Sunday, August 13, 2023


As I may have mentioned before, widespread corruption represents the ascendancy of incompetence, because all the incentives start to point away from excellence.

Or to put it another way, as Bertrand Russell did in the 1930s, when several forms of autocratic government threatened to devour Europe's freedoms…

Talent, specifically of the kind which might lead to positive developments, is always stifled. "since it is the nature of bureaucrats to object to all change except increase in their own power," And note, corruption is not even a prerequisite for this to occur.


Russell added: "All serious innovation is only rendered possible by some accident enabling unpopular people to survive." And unpopular people inevitably struggle to survive in autocratic societies. 

The one positive we have in our own moment, is that the autocracies of the early twenty first century, at least in this part of the world, are not really putting in a full shift. Unlike the prepackaged despotisms which cast a shadow over Russell's generation, they are not expending the time and effort required to mould the population in line with their own preconceived patterns.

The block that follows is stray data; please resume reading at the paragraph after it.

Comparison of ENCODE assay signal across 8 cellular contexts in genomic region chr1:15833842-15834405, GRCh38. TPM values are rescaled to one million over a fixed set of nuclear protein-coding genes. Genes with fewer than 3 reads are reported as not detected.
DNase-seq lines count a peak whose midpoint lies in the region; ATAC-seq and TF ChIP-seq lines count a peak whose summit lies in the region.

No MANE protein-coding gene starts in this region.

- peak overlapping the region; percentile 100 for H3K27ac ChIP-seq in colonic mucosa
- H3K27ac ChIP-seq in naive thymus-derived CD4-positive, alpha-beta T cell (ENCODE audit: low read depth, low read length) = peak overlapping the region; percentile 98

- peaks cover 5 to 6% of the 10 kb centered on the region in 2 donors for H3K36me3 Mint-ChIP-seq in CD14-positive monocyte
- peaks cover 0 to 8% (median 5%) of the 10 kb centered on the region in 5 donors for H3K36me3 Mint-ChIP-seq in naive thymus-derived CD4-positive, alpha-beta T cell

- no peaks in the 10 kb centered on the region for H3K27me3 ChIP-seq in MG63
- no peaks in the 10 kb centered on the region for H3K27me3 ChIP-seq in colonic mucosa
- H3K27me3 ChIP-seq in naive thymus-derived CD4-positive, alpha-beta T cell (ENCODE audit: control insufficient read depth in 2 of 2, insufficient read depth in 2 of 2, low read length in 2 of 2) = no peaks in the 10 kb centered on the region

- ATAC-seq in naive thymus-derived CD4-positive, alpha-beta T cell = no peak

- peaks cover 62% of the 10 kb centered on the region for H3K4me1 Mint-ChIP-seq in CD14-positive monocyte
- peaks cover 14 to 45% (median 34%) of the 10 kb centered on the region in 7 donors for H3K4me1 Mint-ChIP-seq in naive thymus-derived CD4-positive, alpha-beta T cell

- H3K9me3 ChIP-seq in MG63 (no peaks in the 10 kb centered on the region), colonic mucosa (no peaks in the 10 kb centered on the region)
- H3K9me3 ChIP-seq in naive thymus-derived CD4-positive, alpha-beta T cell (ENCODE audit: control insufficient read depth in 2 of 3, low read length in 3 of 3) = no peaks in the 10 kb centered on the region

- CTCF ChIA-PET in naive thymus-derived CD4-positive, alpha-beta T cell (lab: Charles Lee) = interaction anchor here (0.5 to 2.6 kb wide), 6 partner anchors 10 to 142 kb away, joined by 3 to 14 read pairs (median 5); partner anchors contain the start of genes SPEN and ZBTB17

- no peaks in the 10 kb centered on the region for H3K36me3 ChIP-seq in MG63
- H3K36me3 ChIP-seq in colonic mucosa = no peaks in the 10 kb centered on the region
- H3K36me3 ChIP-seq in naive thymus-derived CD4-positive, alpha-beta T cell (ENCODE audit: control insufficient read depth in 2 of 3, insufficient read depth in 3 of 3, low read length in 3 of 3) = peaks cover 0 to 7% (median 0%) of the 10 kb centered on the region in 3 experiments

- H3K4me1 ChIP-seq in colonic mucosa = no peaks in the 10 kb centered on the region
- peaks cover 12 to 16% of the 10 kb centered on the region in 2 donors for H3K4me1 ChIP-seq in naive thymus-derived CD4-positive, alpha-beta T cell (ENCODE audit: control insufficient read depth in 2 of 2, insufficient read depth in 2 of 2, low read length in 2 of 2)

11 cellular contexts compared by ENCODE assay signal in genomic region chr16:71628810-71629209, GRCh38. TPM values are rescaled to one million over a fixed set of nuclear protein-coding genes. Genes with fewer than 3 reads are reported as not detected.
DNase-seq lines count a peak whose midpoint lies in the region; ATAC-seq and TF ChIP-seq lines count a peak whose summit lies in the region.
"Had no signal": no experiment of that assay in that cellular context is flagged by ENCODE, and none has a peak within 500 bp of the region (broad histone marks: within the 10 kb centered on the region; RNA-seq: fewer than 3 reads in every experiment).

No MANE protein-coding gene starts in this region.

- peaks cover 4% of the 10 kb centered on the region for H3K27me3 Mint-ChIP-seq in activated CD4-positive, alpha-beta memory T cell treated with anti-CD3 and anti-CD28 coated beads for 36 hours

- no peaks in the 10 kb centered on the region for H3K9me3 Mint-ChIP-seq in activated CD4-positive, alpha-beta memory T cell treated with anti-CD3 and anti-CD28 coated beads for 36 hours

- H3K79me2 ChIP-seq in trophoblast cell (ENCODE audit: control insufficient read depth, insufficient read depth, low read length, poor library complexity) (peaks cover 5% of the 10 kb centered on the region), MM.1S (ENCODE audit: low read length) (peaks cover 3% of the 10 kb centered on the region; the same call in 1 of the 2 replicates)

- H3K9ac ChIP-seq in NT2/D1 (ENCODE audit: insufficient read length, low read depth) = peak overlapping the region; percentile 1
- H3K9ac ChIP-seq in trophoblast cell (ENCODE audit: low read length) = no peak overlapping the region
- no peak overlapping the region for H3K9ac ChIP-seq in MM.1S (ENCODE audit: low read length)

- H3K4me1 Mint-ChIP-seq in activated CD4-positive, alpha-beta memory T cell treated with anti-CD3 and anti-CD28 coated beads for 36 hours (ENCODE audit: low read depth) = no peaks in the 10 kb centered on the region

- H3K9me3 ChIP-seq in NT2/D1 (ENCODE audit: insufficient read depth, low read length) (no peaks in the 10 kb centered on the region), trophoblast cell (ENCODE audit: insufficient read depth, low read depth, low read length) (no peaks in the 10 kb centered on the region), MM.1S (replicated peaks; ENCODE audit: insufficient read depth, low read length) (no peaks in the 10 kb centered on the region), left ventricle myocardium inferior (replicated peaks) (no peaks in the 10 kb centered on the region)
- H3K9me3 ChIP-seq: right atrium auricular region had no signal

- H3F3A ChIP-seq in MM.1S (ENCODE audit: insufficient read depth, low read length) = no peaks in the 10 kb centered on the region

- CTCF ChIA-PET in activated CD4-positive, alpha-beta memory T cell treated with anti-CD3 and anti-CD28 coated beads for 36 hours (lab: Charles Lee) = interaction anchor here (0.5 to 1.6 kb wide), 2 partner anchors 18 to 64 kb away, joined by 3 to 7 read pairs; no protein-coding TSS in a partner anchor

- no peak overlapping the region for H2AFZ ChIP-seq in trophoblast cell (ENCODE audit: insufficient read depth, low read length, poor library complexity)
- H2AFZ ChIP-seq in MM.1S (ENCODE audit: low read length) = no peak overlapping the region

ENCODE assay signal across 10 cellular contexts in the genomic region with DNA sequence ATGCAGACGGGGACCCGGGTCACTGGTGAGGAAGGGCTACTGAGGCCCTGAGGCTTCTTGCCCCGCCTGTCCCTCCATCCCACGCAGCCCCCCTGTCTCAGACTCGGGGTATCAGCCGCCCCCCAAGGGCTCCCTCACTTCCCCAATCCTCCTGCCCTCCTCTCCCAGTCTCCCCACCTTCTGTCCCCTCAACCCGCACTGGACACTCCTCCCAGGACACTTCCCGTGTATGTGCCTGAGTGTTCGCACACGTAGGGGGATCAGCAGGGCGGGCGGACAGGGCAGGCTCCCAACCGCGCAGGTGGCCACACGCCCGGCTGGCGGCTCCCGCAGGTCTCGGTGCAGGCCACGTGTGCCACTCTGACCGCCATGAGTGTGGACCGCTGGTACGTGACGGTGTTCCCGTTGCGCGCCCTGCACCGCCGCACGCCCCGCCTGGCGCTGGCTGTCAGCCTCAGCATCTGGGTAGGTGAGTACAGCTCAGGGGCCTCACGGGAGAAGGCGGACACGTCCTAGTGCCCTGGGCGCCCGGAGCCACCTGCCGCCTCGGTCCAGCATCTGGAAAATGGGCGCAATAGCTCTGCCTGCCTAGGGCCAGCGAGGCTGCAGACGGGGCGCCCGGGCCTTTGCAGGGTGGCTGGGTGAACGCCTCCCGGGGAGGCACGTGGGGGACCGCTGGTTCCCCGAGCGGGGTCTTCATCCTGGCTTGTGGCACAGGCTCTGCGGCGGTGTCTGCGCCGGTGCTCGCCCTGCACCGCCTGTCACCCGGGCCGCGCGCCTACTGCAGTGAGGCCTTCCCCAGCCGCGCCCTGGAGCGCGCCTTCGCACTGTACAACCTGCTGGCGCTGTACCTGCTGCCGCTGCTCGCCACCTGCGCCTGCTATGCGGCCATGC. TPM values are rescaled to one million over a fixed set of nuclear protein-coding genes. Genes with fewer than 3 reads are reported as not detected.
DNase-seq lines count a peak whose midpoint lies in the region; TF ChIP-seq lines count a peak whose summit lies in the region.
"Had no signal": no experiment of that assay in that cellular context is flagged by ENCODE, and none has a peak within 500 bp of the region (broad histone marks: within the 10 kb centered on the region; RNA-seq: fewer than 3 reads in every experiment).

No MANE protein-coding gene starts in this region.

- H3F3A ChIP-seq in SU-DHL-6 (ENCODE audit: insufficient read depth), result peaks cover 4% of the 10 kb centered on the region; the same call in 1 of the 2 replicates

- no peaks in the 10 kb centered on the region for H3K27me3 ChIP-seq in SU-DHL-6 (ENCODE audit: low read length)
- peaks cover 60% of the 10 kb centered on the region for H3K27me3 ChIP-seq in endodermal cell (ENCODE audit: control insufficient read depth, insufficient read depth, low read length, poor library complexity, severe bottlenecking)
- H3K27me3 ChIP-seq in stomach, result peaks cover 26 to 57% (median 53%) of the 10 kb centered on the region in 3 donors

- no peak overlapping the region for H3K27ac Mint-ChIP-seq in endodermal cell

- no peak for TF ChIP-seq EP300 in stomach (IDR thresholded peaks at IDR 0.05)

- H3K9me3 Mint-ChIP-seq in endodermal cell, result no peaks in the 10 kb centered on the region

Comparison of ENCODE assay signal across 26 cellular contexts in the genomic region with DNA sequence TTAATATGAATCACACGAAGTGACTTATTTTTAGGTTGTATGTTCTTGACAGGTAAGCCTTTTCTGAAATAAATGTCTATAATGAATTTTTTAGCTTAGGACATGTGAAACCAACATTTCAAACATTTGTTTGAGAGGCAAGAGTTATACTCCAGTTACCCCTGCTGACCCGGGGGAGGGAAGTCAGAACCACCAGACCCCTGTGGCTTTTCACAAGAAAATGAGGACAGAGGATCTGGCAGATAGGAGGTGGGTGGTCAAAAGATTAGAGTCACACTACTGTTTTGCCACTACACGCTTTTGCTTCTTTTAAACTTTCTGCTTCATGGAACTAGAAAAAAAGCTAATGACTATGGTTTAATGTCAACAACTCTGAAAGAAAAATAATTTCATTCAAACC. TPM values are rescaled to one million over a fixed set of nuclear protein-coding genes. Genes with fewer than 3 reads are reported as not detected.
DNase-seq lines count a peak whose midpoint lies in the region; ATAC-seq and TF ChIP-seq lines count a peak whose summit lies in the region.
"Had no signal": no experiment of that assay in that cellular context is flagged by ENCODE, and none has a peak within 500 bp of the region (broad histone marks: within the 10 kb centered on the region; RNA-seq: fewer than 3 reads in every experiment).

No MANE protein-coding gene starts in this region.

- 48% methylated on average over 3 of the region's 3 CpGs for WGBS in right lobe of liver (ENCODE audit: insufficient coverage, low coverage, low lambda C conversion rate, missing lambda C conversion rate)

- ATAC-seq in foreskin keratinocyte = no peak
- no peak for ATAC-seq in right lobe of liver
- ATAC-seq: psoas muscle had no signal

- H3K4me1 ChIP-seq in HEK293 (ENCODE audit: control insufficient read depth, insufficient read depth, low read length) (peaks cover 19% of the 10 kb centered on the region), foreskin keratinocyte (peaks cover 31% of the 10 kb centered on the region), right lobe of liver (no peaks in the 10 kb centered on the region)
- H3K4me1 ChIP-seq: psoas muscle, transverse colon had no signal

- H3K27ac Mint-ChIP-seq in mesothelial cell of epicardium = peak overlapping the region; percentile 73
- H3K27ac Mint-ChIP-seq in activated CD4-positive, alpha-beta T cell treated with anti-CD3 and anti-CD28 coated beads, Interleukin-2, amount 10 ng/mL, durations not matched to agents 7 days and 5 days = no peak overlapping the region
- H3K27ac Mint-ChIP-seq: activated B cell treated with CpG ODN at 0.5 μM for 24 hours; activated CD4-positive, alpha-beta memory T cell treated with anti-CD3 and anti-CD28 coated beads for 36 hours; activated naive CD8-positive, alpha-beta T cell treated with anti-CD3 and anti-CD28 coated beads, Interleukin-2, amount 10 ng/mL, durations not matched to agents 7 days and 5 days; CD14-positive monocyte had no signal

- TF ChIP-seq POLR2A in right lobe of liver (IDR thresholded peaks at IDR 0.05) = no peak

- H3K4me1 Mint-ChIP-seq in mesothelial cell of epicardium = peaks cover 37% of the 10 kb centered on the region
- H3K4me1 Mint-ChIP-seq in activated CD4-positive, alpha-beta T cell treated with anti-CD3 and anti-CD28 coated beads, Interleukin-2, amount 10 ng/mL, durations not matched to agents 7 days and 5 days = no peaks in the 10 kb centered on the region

They love power and simply assume that the rest of us will grow to love watching them hoard it and abuse it.*

Corruption has become such an end in itself that incompetence has swelled up from the bottom to the top and one is even less likely to come across a would-be dictator with any basic talent for administration or persuasion.



* So-called called plazas fantasmas could be said to represent incompetence in its purest, almost transcendent form.

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